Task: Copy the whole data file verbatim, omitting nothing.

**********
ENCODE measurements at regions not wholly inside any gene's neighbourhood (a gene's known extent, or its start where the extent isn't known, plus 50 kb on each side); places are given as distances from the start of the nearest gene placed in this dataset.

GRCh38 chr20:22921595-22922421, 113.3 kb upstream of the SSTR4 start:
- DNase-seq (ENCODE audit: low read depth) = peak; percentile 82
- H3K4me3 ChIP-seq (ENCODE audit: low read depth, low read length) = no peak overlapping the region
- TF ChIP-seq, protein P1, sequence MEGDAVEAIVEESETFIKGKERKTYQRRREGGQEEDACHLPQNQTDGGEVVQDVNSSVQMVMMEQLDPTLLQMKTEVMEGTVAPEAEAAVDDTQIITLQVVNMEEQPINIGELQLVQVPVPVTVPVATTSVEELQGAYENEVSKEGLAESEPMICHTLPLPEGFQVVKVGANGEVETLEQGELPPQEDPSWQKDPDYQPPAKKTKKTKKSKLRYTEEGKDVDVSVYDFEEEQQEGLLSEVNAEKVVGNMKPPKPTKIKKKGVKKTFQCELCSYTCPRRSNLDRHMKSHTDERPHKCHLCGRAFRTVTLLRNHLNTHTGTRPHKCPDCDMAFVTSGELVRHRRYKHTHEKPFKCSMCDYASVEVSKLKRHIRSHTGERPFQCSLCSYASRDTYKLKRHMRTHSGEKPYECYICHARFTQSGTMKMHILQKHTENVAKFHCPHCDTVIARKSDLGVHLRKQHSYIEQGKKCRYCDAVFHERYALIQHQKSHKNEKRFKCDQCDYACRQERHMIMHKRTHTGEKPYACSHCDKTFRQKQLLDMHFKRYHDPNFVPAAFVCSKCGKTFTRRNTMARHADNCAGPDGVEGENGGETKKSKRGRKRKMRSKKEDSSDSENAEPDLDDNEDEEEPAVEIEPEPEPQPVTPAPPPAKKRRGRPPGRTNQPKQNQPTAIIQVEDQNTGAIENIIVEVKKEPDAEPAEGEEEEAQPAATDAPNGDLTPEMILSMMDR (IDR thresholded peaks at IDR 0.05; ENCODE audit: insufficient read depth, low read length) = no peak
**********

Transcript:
ENCODE measurements at regions not wholly inside any gene's neighbourhood (a gene's known extent, or its start where the extent isn't known, plus 50 kb on each side); places are given as distances from the start of the nearest gene placed in this dataset.

GRCh38 chr20:22921595-22922421, 113.3 kb upstream of the SSTR4 start:
- DNase-seq (ENCODE audit: low read depth) = peak; percentile 82
- H3K4me3 ChIP-seq (ENCODE audit: low read depth, low read length) = no peak overlapping the region
- TF ChIP-seq, protein P1, sequence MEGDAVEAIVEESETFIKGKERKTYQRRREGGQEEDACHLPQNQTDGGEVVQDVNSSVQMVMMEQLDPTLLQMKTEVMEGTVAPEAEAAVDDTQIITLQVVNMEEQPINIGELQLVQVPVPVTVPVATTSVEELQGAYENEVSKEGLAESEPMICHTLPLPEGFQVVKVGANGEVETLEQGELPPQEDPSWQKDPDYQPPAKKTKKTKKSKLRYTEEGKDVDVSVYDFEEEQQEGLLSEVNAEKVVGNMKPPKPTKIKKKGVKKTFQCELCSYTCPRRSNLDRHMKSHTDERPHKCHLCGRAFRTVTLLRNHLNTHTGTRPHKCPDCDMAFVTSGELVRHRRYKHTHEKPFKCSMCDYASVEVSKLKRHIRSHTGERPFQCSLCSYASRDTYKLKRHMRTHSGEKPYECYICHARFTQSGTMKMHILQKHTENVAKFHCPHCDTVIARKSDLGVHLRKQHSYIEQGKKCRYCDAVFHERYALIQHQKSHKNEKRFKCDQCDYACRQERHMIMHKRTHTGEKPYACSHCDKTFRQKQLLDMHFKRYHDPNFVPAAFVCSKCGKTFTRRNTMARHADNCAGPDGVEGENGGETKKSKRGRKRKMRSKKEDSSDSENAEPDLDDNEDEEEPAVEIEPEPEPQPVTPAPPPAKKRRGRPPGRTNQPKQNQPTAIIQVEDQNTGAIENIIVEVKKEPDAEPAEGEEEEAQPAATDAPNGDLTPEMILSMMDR (IDR thresholded peaks at IDR 0.05; ENCODE audit: insufficient read depth, low read length) = no peak